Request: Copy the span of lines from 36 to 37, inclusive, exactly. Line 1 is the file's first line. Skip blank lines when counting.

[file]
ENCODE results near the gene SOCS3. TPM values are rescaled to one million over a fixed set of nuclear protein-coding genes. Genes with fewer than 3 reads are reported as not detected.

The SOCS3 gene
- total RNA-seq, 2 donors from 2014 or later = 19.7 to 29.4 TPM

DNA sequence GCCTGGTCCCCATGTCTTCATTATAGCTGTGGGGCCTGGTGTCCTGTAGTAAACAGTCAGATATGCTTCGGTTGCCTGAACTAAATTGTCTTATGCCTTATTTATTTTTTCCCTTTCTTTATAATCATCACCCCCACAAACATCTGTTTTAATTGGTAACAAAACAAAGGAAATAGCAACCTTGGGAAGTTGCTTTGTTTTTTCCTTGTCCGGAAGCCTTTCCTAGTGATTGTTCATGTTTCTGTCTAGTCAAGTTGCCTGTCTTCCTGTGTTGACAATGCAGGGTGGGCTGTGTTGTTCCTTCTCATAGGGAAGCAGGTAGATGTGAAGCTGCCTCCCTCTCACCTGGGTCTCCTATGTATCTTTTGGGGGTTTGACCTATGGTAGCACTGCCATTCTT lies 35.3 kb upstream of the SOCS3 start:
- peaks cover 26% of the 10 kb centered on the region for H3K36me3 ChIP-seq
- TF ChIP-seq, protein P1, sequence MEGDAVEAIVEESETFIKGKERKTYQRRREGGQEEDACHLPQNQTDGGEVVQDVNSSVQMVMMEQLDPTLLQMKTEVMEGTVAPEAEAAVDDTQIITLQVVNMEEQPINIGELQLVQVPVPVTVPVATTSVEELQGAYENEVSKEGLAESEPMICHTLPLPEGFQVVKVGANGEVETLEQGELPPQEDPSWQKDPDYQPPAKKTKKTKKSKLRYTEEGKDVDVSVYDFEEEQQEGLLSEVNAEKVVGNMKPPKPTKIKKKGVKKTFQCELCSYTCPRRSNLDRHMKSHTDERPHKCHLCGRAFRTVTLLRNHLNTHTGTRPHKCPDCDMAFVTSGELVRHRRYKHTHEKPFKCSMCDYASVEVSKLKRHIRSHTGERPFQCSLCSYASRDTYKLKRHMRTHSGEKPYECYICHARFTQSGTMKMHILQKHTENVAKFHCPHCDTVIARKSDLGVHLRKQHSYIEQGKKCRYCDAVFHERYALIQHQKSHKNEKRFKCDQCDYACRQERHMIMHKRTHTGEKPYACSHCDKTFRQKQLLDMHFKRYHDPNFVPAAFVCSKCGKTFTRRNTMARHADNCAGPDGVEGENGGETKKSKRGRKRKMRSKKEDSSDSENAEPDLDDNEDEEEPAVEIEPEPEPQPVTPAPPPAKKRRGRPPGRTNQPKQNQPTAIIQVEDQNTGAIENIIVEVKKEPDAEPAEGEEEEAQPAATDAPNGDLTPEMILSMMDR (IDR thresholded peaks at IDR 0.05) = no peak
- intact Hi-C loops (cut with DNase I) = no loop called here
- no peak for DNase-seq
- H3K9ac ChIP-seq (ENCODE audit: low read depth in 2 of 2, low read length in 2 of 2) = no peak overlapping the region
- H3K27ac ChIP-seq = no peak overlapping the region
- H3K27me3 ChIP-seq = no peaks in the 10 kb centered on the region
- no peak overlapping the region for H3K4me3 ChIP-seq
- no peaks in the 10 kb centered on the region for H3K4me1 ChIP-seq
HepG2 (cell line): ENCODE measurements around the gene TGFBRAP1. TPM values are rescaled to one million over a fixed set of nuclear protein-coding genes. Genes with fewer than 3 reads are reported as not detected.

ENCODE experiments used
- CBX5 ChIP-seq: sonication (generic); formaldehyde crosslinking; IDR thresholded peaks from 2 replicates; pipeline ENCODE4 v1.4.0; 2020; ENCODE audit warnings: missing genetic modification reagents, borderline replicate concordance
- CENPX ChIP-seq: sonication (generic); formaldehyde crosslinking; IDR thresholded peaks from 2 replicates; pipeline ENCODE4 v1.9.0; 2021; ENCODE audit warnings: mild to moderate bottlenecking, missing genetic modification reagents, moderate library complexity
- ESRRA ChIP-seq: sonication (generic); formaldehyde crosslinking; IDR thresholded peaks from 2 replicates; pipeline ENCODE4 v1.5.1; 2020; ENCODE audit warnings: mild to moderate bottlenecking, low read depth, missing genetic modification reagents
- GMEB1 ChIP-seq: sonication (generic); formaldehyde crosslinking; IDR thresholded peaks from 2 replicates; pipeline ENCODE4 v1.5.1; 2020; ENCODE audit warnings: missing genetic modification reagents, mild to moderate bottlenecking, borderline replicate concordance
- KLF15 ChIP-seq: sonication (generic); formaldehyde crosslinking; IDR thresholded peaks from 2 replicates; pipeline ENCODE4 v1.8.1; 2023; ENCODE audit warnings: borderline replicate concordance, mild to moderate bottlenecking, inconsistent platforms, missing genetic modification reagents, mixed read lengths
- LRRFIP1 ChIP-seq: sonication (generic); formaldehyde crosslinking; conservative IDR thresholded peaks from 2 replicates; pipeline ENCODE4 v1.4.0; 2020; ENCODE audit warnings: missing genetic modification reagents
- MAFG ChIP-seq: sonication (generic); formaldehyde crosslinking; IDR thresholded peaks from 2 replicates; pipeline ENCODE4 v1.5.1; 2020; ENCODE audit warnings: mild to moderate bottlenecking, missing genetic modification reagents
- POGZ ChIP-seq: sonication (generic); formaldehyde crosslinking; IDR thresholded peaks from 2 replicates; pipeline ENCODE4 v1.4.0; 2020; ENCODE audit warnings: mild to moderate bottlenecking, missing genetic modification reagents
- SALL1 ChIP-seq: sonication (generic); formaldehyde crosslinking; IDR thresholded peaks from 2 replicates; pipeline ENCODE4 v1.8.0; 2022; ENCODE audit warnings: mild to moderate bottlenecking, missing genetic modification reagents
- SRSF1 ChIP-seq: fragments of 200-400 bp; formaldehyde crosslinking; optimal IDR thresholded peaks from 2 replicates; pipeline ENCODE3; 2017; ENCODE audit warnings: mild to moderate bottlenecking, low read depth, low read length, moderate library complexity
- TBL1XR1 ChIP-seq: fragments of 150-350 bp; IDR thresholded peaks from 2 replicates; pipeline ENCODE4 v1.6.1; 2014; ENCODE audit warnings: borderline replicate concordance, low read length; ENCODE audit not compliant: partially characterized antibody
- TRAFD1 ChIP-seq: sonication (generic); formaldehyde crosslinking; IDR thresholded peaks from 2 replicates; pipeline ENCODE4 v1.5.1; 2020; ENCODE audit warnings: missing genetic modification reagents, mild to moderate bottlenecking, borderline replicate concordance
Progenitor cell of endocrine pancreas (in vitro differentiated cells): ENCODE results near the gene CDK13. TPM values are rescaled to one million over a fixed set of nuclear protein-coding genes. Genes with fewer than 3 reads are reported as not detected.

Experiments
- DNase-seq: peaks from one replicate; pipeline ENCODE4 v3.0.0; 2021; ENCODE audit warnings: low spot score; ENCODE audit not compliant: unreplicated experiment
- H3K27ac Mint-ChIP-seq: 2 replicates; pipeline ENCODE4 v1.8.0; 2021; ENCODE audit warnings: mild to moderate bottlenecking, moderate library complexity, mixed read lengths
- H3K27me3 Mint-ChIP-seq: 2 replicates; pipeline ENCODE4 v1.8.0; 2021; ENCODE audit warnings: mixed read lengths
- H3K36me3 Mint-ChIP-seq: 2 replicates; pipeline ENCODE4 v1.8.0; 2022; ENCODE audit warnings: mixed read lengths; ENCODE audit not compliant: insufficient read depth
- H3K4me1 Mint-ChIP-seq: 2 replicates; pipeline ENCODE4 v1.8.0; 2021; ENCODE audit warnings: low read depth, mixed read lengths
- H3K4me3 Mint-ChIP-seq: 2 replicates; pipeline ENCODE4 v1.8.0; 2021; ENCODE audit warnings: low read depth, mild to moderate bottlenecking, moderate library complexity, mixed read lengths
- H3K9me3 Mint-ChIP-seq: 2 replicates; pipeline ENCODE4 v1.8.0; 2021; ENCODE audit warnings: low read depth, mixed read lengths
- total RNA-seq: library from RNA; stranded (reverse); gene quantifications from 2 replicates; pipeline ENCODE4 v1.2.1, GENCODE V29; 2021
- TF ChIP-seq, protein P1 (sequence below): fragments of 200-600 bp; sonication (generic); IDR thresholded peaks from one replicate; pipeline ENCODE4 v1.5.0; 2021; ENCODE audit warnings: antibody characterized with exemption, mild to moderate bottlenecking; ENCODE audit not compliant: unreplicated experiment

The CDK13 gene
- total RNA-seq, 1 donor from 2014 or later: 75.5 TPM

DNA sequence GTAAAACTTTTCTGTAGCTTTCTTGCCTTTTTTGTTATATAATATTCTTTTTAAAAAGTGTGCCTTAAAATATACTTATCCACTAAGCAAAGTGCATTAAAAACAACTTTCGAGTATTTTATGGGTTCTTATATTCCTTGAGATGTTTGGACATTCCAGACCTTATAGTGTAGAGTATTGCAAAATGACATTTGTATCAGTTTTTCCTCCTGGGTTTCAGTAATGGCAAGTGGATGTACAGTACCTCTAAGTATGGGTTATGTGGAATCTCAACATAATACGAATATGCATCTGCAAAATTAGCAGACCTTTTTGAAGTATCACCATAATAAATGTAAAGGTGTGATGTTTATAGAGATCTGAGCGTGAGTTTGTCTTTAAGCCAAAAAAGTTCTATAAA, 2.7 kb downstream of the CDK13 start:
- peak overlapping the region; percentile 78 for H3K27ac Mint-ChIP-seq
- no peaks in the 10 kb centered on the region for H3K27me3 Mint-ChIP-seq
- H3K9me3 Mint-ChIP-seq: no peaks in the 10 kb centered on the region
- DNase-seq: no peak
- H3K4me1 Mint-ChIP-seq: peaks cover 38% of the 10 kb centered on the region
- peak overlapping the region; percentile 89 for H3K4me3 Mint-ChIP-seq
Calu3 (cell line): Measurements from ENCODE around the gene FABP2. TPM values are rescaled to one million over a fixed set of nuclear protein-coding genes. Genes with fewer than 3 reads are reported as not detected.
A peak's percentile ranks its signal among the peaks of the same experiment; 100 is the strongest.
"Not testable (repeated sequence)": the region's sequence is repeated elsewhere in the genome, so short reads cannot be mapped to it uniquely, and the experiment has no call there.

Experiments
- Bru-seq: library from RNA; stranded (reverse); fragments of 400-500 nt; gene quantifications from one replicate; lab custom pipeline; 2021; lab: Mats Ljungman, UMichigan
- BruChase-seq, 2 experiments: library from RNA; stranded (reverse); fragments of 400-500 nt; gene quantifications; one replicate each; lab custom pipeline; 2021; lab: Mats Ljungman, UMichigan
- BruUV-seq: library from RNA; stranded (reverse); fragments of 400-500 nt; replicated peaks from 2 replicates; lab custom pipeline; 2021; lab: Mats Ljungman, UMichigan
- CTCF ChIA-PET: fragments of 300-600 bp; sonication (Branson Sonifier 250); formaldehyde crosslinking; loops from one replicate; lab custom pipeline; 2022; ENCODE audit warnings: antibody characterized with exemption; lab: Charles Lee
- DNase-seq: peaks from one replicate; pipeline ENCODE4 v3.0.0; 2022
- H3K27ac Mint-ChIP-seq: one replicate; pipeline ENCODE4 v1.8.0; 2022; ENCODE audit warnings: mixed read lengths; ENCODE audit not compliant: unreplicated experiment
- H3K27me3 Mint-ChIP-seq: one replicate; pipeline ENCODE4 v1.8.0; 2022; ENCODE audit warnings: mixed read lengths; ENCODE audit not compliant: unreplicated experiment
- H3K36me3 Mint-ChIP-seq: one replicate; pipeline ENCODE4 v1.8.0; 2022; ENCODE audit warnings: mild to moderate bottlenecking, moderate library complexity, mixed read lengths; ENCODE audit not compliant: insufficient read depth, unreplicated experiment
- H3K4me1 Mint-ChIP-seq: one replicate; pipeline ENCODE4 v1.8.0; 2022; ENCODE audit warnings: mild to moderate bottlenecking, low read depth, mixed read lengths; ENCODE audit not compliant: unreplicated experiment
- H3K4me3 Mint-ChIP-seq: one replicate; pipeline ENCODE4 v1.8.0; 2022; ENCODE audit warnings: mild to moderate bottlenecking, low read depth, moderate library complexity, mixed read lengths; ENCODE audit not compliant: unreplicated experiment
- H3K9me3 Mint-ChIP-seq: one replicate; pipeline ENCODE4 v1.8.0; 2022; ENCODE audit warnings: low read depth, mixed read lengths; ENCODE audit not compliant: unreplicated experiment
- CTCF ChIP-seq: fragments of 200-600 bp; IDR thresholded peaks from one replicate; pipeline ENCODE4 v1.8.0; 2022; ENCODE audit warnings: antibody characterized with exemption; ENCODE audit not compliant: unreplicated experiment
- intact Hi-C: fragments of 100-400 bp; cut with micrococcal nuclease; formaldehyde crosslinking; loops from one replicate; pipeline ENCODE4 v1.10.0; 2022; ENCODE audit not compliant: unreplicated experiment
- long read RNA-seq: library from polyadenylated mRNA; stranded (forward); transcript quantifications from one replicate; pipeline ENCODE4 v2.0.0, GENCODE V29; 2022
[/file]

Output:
- H3K9me3 Mint-ChIP-seq: 2 replicates; pipeline ENCODE4 v1.8.0; 2021; ENCODE audit warnings: low read depth, mixed read lengths
- total RNA-seq: library from RNA; stranded (reverse); gene quantifications from 2 replicates; pipeline ENCODE4 v1.2.1, GENCODE V29; 2021